- ρ is the density of the fluid [kg/m
^{3}] - v is the velocity of freestream flow [m/s]
- s is the area [m
^{2}]

This parameter will use in the following formulas.

## Lift Coefficient

By flying fast through the air, the aircraft produces **Lift**. The vehicle’s wings have cross-sections that resemble airfoils. A pressure difference between the top and lower wing surfaces will be produced for a given flow speed with the airfoil positioned at an angle of attack to the approaching airstream. A high-pressure area will be below, and a very low-pressure area will be above. Lift is produced on the wing by the difference in these pressure forces. The amount of lift generated will depend on the size of the airfoil, its square velocity, the air density around it, and the angle at which the wing is attacking the incoming flow.

We can define the lift coefficient as:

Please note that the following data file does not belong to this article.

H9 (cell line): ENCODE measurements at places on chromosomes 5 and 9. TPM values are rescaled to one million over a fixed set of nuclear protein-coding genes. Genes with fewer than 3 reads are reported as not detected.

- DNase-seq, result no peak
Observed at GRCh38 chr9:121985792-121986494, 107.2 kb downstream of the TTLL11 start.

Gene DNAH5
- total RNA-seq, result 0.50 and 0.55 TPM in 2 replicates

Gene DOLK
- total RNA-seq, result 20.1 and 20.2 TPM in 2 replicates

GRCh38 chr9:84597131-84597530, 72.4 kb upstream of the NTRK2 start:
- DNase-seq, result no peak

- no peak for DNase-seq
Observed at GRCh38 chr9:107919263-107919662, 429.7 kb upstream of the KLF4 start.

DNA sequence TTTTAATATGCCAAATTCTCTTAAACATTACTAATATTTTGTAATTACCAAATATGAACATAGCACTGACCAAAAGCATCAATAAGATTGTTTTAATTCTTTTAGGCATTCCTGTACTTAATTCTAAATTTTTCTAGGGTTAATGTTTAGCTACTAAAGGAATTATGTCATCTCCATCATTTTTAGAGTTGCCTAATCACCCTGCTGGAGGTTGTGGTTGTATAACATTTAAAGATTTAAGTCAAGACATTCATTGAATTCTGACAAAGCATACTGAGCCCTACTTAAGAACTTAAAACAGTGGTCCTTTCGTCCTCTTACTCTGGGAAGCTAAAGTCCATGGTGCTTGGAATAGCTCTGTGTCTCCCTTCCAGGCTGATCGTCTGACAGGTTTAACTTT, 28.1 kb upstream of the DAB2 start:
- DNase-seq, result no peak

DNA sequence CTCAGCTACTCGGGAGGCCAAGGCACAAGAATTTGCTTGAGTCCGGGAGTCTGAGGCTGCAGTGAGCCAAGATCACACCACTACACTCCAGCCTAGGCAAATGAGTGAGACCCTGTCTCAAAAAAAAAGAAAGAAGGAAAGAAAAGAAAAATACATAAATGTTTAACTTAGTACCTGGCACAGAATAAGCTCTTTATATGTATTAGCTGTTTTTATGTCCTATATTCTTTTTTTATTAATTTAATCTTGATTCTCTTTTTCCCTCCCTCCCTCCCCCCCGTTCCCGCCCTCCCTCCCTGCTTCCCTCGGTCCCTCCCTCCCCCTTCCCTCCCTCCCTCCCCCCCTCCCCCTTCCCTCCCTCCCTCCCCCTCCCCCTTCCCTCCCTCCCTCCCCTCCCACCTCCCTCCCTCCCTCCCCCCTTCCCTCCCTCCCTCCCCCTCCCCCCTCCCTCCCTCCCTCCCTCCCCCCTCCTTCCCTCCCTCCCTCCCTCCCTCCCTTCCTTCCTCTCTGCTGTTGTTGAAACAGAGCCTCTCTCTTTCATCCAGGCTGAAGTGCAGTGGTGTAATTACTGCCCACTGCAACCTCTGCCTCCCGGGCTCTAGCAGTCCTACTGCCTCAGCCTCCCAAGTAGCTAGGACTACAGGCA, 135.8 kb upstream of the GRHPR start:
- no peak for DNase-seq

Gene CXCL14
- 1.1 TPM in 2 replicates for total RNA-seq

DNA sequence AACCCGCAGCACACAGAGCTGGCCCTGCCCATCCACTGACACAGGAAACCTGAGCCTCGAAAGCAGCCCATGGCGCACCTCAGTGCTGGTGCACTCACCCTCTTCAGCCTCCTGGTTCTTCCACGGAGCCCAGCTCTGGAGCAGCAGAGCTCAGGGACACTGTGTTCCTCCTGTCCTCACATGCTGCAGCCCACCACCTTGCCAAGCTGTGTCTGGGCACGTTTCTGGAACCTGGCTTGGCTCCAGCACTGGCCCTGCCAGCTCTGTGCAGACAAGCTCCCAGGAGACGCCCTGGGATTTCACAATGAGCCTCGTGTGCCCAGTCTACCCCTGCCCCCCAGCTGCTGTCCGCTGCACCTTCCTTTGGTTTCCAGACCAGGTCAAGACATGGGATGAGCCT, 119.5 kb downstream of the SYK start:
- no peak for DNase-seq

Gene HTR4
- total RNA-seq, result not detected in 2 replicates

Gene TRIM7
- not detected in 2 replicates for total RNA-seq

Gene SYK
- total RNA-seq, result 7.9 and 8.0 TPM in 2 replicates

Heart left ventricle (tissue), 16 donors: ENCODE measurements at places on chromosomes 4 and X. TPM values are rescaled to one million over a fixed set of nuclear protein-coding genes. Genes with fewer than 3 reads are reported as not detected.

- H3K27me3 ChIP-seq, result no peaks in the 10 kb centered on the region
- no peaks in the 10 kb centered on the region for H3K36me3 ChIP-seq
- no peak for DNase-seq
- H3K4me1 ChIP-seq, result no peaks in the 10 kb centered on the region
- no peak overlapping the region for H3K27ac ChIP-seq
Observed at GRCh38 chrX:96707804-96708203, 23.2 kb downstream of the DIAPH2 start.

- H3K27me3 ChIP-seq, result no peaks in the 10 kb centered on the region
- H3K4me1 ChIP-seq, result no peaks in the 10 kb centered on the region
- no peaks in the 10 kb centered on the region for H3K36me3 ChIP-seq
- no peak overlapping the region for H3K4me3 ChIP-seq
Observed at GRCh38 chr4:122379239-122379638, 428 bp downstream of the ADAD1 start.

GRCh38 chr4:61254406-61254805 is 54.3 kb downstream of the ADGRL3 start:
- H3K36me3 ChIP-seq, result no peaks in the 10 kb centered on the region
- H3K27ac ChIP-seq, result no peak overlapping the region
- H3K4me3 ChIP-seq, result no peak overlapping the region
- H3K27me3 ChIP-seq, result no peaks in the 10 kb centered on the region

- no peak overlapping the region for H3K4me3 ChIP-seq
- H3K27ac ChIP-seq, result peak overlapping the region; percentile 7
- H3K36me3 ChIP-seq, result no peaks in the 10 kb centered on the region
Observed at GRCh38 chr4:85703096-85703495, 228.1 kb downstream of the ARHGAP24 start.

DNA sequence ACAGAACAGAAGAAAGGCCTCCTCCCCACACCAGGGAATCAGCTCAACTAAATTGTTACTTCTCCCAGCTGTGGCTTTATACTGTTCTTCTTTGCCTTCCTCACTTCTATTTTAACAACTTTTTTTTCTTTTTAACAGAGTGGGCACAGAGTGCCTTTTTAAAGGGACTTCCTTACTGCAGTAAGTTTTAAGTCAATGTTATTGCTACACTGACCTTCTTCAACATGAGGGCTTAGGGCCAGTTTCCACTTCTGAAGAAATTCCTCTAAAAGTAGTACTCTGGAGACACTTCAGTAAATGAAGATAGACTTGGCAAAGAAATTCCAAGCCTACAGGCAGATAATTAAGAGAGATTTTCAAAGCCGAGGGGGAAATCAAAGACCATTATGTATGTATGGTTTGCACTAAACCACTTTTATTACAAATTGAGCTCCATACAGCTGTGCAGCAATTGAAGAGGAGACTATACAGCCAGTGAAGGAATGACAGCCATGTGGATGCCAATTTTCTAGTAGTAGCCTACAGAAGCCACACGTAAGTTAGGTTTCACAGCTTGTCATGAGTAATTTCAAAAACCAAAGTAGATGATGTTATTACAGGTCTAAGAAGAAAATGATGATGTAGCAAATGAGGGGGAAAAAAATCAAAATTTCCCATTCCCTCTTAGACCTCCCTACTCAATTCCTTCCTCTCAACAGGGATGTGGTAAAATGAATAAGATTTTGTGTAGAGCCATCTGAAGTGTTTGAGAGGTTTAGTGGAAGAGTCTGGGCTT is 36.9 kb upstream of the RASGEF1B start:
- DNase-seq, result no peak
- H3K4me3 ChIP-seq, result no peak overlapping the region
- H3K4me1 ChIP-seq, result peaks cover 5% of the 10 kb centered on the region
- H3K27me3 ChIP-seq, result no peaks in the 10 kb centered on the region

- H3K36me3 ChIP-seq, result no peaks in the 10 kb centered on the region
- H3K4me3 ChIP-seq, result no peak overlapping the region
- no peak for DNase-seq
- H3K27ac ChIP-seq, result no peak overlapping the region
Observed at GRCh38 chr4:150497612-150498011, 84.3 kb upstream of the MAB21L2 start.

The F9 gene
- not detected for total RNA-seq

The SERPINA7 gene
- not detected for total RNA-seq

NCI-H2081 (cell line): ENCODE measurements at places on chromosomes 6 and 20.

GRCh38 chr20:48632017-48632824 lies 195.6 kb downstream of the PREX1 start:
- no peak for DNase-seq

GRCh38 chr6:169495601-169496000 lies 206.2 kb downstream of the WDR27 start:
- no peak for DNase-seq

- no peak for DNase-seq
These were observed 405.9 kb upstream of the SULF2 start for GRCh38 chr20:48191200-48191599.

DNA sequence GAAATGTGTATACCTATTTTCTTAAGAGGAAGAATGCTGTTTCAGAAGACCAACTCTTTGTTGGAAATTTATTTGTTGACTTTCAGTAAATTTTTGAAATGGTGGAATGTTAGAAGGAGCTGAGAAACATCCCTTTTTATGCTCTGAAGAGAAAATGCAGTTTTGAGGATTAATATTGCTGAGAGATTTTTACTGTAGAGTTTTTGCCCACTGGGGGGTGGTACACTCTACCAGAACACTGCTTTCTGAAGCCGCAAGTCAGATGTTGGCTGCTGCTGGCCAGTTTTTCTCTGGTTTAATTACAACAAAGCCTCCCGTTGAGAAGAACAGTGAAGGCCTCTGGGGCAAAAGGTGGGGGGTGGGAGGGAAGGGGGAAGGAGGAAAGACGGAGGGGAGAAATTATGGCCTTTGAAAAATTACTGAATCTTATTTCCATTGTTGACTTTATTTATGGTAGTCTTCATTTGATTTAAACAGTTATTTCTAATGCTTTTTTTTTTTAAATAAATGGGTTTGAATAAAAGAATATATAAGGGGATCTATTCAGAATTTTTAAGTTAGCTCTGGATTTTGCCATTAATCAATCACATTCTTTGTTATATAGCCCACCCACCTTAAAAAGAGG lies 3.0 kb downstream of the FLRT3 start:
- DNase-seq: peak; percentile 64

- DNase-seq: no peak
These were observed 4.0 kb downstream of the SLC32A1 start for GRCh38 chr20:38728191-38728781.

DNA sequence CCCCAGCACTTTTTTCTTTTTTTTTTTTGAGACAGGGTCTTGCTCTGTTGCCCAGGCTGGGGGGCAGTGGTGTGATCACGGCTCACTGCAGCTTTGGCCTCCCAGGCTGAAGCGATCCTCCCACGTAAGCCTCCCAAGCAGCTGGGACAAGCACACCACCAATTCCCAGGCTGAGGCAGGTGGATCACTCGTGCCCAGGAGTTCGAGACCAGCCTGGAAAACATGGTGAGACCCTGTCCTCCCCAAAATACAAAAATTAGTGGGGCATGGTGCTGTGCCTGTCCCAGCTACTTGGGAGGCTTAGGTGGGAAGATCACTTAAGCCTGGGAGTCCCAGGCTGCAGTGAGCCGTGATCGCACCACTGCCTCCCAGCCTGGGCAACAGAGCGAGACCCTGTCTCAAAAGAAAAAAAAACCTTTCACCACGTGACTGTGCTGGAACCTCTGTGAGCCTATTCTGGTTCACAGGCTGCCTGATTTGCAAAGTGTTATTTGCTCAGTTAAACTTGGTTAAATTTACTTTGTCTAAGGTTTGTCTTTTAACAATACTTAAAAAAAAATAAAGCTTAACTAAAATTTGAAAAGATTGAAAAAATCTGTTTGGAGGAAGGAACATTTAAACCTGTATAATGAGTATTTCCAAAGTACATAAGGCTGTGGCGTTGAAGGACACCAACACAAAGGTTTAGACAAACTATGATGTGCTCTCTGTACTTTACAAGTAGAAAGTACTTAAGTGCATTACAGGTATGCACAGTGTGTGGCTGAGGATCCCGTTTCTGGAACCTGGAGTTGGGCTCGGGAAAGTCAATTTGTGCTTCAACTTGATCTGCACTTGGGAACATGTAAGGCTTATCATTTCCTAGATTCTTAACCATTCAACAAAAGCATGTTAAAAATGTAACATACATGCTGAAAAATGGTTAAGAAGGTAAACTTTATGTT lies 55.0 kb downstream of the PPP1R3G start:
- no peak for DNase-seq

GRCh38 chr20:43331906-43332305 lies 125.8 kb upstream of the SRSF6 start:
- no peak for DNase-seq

### Drag Coefficient

The drag coefficient or , which has non-dimensions is employed in fluid dynamics is a measurement of an object’s drag or resistance in a fluid environment like air or water. A lower drag coefficient means the object will have less aerodynamic or hydrodynamic drag, which it uses in the drag equation.

### Pressure Coefficient

In fluid dynamics, the dimensionless number’s pressure coefficient describes the relative pressures present throughout a flow field. Aerodynamics and hydrodynamics both use the pressure coefficient. In a fluid flow field, each point has a specific pressure coefficient.

### Pitching Moment Coefficient